Longford, Hindley and Brady

THERE’S a scene in the new Channel 4 drama about Lord Longford where he’s visiting Moors murderer Ian Brady.
The deranged and hostile child killer explains that he’s on hunger strike in protest at what he says are filthy prison conditions.
“Why don’t you allow me to make representations to the Home Secretary on your behalf?” asks the campaigning Labour peer.
Brady replies: “I’m not completely insane.”

Channel 4’s HQ in London was the venue for a preview screening of Longford, which will be broadcast on Thursday October 26.
You can read today’s first MEN TV feature on the drama here.
It includes a dramatic re-creation of the shocking tape which recorded the torture and death of one of the child victims.
Aside from the 1966 trial at Chester Assizes, the real tape of Lesley Ann Downey, 10, crying for her mother and begging for mercy has never been heard in public.
Longford features a 30 second extract, with Oscar nominee Samantha Morton as Myra Hindley and Andy Serkis as Ian Brady.

The voices of both actors are heard on the muffled tape, with Hindley telling the young girl to be quiet. But it is faded out before any child’s voice can be heard.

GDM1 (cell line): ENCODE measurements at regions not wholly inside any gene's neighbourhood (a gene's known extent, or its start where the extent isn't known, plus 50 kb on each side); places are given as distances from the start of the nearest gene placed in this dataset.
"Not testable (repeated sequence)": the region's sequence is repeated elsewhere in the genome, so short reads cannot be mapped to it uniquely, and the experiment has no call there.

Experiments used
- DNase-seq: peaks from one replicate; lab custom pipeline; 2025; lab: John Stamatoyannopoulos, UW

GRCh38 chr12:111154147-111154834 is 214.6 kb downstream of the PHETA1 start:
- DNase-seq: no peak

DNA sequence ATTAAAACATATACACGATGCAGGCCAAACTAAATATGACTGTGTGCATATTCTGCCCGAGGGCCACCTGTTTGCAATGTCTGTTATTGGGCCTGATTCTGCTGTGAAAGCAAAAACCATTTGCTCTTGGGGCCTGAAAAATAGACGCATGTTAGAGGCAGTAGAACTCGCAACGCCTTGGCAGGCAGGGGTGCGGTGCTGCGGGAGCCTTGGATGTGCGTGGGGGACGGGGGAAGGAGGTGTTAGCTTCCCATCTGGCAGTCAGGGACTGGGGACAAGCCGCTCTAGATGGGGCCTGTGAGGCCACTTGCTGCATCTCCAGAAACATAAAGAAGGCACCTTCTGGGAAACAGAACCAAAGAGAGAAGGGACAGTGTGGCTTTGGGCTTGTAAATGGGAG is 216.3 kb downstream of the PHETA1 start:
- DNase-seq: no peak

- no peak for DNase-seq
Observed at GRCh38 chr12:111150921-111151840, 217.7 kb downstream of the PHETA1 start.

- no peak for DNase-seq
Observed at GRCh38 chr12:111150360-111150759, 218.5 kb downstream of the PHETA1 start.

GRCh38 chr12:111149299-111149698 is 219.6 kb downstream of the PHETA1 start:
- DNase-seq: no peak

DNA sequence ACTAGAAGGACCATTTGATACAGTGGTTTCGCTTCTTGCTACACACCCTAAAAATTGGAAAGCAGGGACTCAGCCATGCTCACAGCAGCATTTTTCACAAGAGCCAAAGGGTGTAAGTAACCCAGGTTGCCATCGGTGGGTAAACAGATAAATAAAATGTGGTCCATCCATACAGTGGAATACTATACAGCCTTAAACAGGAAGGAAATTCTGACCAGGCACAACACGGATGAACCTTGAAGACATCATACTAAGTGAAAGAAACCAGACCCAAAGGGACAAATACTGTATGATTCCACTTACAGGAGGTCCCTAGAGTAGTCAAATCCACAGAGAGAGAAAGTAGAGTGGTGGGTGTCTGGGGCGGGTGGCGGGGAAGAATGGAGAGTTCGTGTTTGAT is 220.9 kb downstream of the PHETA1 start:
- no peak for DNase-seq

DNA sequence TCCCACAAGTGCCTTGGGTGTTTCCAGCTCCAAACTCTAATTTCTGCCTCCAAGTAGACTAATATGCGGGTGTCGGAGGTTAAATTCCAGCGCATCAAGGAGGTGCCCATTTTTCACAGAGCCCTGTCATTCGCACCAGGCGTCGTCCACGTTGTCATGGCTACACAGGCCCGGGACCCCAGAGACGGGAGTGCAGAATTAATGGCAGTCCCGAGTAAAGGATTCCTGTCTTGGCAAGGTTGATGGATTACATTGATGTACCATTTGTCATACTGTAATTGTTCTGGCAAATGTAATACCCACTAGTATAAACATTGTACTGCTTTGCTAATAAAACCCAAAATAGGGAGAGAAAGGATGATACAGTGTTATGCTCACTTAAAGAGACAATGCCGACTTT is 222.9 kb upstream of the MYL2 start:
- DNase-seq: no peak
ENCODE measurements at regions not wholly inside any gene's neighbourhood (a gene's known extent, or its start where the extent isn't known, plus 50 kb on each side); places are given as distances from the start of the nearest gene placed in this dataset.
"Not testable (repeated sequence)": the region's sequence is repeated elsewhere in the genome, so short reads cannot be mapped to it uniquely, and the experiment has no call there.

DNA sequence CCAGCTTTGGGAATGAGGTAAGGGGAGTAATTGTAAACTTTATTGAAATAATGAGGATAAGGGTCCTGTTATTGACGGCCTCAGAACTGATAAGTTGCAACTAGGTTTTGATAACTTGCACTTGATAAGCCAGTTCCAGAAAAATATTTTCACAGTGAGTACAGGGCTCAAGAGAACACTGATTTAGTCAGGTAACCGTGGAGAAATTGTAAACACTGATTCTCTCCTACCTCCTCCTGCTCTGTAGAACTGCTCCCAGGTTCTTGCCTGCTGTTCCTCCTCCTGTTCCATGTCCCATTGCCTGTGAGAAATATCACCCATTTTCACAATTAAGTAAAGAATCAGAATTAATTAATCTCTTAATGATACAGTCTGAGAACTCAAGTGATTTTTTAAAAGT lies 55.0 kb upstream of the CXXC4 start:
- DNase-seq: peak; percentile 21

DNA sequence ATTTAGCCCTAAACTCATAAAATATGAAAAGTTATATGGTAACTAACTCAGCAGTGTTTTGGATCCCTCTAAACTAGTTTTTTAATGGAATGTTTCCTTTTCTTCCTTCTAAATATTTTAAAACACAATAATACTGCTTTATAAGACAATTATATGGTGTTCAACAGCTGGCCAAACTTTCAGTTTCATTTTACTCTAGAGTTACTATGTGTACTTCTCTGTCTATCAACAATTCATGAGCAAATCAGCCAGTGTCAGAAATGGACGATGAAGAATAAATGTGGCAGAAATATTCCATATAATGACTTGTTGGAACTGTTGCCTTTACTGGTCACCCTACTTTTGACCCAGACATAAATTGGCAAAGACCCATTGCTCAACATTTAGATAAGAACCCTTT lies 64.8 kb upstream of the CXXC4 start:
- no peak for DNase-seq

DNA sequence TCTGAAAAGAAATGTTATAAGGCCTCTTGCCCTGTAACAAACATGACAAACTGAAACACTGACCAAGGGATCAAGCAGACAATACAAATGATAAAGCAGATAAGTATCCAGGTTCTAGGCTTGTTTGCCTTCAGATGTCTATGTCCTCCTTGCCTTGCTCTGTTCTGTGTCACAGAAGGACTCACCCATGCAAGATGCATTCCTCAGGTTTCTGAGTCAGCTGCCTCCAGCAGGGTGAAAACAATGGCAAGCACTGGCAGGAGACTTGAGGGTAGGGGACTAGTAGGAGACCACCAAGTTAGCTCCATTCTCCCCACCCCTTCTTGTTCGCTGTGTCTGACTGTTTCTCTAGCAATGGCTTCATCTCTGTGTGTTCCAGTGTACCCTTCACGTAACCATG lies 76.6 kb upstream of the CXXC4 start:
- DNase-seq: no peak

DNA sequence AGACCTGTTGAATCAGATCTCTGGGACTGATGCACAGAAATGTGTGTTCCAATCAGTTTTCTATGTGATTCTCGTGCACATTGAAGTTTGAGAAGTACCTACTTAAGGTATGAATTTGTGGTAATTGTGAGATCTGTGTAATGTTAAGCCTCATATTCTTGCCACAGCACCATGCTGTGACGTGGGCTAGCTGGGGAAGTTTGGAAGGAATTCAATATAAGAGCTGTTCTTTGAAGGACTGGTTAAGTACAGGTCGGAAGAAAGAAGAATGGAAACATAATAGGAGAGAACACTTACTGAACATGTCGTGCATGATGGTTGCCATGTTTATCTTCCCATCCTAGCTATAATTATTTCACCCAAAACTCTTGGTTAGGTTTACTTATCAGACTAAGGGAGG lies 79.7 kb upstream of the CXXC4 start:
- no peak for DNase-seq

Director Tom Hooper told me there was “massive debate” about whether or not to include the scene.
It features actor Jim Broadbent, as Longford, sitting in stunned silence in his study as he hears the tape for the first time.
Tom said it was decided to fade the tape as quickly as possible, with no question of representing Lesley Ann’s voice.
“To replay what was on the tape at any length, I think would be upsetting for the families and probably too upsetting for the viewers.”
Lesley’s step-father Alan West attended a private screening of the 90-minute drama in Manchester earlier this week, along with members of the family of another victim – John Kilbride, 12.
The press screening in London was held the morning after. It was followed by a question and answer session with several people involved in the production, including Jim and Samantha, who plays Hindley up until her late fifties.

Although made for Channel 4, Longford is actually an ITV Granada film – the same company behind The Moors Murders: See No Evil, screened on ITV1 earlier this year.
Both are remarkable pieces of television. Longford concentrates on the peer’s relationship with Hindley and his doomed campaign to secure her release.
It also illuminates the conviction of a man who – because of his support for Hindley – became a cartoon figure of hate and ridicule in the tabloid press.
Channel 4 News presenter Jon Snow was a long time friend of Lord Longford and had lunch with him almost every month for 30 years.
“I think the film caught the immense complexity of who he was,” said Jon. “An incredibly difficult man to encapsulate. He was a most beguiling, captivating, extraordinary man, who had spanned the 20th century and been in on extraordinarily great moments of history.
“It’s worth pointing out – Frank wrote a book called Humility, but only after he’d already written five volumes of autobiography.”
Return To The Moors
See No Evil: The Moors Murders
Maxine Peake: Myra And Me